Why Japanese People Don’t Say 'I Love You'

It's more than a love language allergy.

Japanese couple in front of cherry blossoms Bagus Pangestu via Canva |  Oneinchpunch via Canva

With the cherry blossoms unfurling throughout the city, Tokyo basks in the most romantic season of the year. Yet this city is a world away from Paris, where couples have no hesitation about displaying their love in public.

Beneath the ubiquitous masks, Tokyoites’ language of love is surprisingly subtle, and it often lacks the universal message — I love you.

According to a survey, only 45 percent of Japanese men in their 20s and 30s have ever said "I love you," which means more than half of men haven’t used the Japanese phrase, aishiteru.


An even more staggering survey result is that 64 percent of Japanese women in their 20s and early 30s said they prefer the word suki (like) to aishiteru (love) in communication with their partners. They claim that "I love you" is too serious and one shouldn’t proclaim it lightly.

In fact, Japan’s royal family started a controversy over this word in 2021. At a press conference after the wedding of former Princess Mako and her husband Kei Komuro, he declared, "I love Princess Mako."


Surprisingly, his display of affection shocked Japanese citizens. Although some applauded his candid attitude, Japanese mainstream media reported that the majority of citizens found his comments bizarre and cheap. People on social media stated it felt scripted and melodramatic. This incident underlined how this country lacks a comfortable way to say "I love you." 

So why do Japanese people have this love language allergy?

RELATED: 20 Ways To Say I Love You (Without Saying I Love You)

Here are 3 reasons why Japanese people don't say 'I love you':

1. People’s preference for nuanced language

You may conclude that Japanese people are too shy or aren’t used to public expressions of love, but these assumptions miss the point.


It’s considered common sense in Japan that the beauty of language is in indirect expressions. This explains why you receive a wishy-washy text that says "Let’s meet again sometime," and then never hear from your date again. Just as rejections are subtle, signs of fondness are also highly nuanced.

The widespread preference for subtle language is deeply rooted in traditional poetry. People once believed that souls lived in the sleeves of the kimono. When men and women swung their kimono sleeves, it was a gesture of courtship. Over time, the meaning has reversed and today the verb furu literally means to dump one’s partner, in addition to its literal meaning of shaking and swinging.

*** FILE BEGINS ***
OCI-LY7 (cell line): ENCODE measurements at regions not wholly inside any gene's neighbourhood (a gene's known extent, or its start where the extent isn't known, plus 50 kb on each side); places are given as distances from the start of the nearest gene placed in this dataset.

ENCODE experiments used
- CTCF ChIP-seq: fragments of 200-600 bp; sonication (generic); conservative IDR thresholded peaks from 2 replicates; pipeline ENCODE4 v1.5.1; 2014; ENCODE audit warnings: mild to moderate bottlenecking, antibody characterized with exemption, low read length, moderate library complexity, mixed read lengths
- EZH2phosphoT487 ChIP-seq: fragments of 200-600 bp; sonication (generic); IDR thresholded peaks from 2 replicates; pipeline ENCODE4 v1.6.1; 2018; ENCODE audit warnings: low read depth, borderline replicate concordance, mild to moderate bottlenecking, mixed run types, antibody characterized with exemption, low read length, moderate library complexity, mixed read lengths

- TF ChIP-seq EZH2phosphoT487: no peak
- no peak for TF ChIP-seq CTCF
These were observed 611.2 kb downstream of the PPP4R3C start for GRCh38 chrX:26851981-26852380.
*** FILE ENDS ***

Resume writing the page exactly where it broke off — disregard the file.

If a man says, "Please cook miso soup for me every day" to his partner, it’s an official proposal in Japan, though that’s quickly becoming obsolete. If your girlfriend texts, "The moon is beautiful, isn’t it?" you can assume she’s saying "I love you." 

Although it may confuse Japanese learners, expressions that are too direct are considered unsophisticated.


RELATED: 7 Japanese Concepts That Will Drastically Change Your Life

2. "If you love me, you know I love you" 

Another reason falls into the high context of Japanese language and culture. People believe that if there is good chemistry between two people, they don’t require words. 

While that’s undeniably a risky assumption, many believe that you must be able to read your partner’s mind if you’re in love.

There have also been a lot of TV commercials and advertisements that tout how men speak through their gestures, which encourages men to focus on their actions rather than words. Eloquent expressions of love are likely to make the speaker seem less trustworthy, which is how people reacted to Kei Komuro’s very public proclamation.


3. The weight of love in Japanese

The vocabulary of love varies depending on age, gender, and cultural background, but the term ai (love) generally connotes commitment and selflessness.

In English, we say, "I love ice cream" in a casual manner. But if you say the same thing in Japanese — 私はアイスクリームを愛しています ― your friends will think your life is devoted to ice cream. They may assume you run your own ice cream business or you work at Baskin Robbins. Eating ice cream every weekend? That’s like, not love, in Japanese.

This is why Japanese people avoid the term love, especially in the early phases of relationships. The stronger version of the word for like, daisuki, usually plays the same role as love instead of ai.

RELATED: 3 Phrases Vastly More Important Than Saying "I Love You"


It seems that many Japanese men use these reasons as an excuse to avoid confessions of love. They may not realize their gestures are not as talkative as they think.

Some fashion magazines marketed to Japanese women frequently feature headlines like "How to encourage your boyfriend to express his love."

If your Japanese partner fails to say I love you and doesn’t mention the beautiful moon, you may want to nudge your loved one under a beautiful cherry tree in full bloom. This is the perfect season to create a secret language that means "I love you" only between the two of you.


RELATED: How To Say 'I Love You' In More Than 100 Different Languages

Yuko Tamura is a writer, cultural translator, and editor-in-chief of Japonica based in Tokyo. Her articles have been featured in The Japan Times, Unseen Japan, The Good Men Project, BBC Radio, and more.